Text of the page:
Students at Coquihalla Elementary School construct bat houses as part of a program to learn about bats in the community.

Bat house construction part of learning process

Coquihalla Elementary School students learn the value of bats in the ecosystem

It’s not unusual to hear about children putting their talents to work building a birdhouse, or even a house for the family dog.

It’s when they turn their talents to the construction of bat houses, it wouldn’t be surprising that a few eyebrows may be raised.

But that’s exactly what a group of students at Coquihalla elementary school have been up to, and from the smiles on their faces, they couldn’t be more pleased with the results. The students are aged nine to 13 and have been sawing, hammering and even decorating the bat houses by burning images into the wooden frames.

“We chose bat houses because it fit in nicely with some research we were doing on bats. There are a lot of misconceptions about bats and when we started this project, several of the students were afraid of them, having heard stories about bats attacking people or getting caught up in their hair,” explained Kathy Koopman, one of the teachers leading the project.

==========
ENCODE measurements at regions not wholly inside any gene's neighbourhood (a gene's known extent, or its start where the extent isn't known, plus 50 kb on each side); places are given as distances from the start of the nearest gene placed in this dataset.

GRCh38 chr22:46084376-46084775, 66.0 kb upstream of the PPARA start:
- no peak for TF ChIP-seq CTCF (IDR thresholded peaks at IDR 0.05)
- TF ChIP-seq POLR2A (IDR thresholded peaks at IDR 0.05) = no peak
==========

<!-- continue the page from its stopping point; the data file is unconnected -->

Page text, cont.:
“Of course, none of that is true. Bats are actually very beneficial to the ecosystem.”

And although white-nose syndrome – the devastating disease that has threatened to extirpate the little brown bat in eastern Canada – has not yet reached B.C., half of the B.C. bat species are considered species at risk. They are threatened by habitat loss, contaminated water and even factors like wind farms where it’s not the whirling blades striking the bats that is the problem, but rather the localized drop in air pressure that can literally burst the lungs of the little creatures.

“The bat houses the children are making gives them something to take home and serves as a reminder of what they learned about these little animals,” Koopman said.

The houses are fairly simple construction, allowing the bats a space about three-quarters of an inch in height in which to make their home. Koopman said that up to 20 or 30 bats will potentially crowd into a communal home, safe from predators.

“And on the bright side, they are great little mosquito-eaters, so there’s that benefit as well,” she said. “It’s a win/win situation overall.”

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